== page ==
Just as no one should read Zen and the Art of Motorcycle Maintenance expecting to get step-by-step instructions on swapping out the piston rings on his Harley, this is not a book to teach how-to information about sailing. There are passages about sailing and boats; passages about the interesting people one meets on distant islands; passages about the liveaboard life and the bonds that form in the boating community; passages about . . . well, passages made on sailboats — but far and away, this book is about Zen Buddhism, particularly as it relates to the author’s personal spiritual journey. If you approach it with that understanding and if that’s what you want to read about, you will not be disappointed. The author discusses his Buddhist beliefs at length, but does not spend nearly as much time on the subject of boats or sailing, although he is a liveaboard sailor.

Lee Carlson was an accomplished writer and editor until he was accidentally run down by a car and suffered traumatic brain injury (TBI — a term that now appears frequently in the media since it is often associated with injuries to military personnel). The story of Carlson’s injury and the slow recovery process (including a nasty divorce and horrible experiences with the legal and insurance systems) make up the majority of the book. Some of it is interesting reading, but the author tends to repeat himself and belabor points that were made earlier in the book (which the reader almost feels guilty for noticing — that’s the nature of his injury, after all).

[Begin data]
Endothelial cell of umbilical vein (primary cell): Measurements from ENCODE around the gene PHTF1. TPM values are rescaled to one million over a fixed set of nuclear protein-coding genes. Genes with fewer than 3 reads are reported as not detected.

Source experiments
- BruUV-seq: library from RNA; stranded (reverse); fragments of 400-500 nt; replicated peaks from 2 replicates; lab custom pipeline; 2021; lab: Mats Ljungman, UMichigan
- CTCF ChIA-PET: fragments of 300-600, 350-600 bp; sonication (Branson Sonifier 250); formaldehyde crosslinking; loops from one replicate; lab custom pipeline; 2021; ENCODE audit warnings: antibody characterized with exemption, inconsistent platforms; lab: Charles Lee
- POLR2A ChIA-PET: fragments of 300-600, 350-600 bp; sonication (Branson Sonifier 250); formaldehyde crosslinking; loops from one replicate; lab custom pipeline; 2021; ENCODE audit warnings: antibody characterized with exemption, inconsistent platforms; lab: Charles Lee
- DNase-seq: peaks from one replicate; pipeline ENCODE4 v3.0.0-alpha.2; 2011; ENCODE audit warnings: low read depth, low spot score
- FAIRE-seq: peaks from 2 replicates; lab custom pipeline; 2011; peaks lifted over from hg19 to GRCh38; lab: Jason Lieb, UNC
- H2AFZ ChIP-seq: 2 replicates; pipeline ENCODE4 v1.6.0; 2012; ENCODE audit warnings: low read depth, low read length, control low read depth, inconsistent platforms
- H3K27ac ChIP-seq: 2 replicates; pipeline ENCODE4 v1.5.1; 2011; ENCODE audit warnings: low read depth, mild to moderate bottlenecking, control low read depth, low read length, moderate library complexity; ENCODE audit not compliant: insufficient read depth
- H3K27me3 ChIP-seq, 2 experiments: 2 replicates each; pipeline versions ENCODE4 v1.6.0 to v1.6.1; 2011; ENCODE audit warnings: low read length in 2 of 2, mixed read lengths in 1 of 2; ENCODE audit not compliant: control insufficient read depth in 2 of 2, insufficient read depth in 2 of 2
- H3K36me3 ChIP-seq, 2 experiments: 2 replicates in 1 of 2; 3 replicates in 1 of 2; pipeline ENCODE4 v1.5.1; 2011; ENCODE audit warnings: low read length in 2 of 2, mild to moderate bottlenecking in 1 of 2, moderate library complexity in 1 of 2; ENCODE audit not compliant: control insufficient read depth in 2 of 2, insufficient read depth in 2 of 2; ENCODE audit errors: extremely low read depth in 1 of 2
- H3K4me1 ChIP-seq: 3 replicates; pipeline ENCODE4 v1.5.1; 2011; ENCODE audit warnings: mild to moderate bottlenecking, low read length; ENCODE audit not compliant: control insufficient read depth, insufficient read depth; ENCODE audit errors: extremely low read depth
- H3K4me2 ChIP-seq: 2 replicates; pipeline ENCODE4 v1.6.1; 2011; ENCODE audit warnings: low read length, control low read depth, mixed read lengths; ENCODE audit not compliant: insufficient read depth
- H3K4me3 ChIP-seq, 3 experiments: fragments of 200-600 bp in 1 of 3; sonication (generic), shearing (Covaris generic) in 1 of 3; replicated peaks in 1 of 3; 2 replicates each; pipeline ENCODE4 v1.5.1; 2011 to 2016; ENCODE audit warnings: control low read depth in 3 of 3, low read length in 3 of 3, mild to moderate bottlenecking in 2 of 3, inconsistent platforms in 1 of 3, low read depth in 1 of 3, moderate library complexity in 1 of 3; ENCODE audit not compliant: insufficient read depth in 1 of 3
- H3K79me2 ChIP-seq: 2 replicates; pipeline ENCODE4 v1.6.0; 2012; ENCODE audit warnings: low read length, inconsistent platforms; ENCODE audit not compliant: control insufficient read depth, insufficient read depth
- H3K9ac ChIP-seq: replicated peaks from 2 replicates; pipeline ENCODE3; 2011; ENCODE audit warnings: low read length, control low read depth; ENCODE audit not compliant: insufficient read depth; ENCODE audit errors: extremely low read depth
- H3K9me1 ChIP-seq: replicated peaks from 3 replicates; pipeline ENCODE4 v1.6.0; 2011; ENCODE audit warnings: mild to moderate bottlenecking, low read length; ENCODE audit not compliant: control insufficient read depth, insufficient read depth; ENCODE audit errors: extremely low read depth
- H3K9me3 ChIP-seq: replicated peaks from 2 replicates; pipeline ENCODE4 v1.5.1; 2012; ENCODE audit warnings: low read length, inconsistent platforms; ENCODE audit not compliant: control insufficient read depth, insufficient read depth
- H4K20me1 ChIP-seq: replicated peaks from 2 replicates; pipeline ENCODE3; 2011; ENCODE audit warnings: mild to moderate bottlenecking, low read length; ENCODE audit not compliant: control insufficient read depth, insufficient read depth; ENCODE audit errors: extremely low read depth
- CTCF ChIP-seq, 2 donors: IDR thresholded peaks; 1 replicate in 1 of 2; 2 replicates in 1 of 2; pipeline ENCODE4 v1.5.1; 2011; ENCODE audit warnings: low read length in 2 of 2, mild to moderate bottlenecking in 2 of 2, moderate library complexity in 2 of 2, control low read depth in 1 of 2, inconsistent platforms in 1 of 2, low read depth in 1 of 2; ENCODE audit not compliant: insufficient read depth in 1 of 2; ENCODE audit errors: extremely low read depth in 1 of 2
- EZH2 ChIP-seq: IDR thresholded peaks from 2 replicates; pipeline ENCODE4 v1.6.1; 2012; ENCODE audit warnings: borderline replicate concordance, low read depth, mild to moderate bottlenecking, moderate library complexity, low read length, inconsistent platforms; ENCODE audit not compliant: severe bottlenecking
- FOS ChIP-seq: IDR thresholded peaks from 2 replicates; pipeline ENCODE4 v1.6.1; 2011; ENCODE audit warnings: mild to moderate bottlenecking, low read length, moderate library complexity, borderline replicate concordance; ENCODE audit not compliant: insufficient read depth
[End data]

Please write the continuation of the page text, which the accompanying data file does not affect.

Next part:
Carlson also discusses his mother’s tragic experience with a TBI (from a fall down a flight of stairs from which she never recovered) and also offers some interesting insight into the series of concussions suffered by Ernest Hemingway that eventually led to that author’s inability to write, his severe depression, and ultimate suicide. TBI is clearly a subject that means a lot to Carlson and he wants to get the word out about the nature of such injuries and their effects on people.

The book is a very quick read, mostly because the author’s injury keeps him from concentrating too long on a given topic, so the writing is broken up into short chapters. They are usually prefaced by a short poem he calls a “Po” (abbreviated form of “poem”) that provides the theme for the chapter. The chapters themselves may be a few sentences or several pages in length; no long slogs of reading are involved, although some of the Zen stuff is rather esoteric. Throughout the book, Carlson repeatedly returns to the subject of Zen Buddhism and his personal spirituality. That’s neither good nor bad, unless you were expecting to read a sailing book.

Passage To Nirvana: A Survivor’s Zen Voyage, by Lee Carlson (Henry Chapin & Sons, 2010; 342 Pages).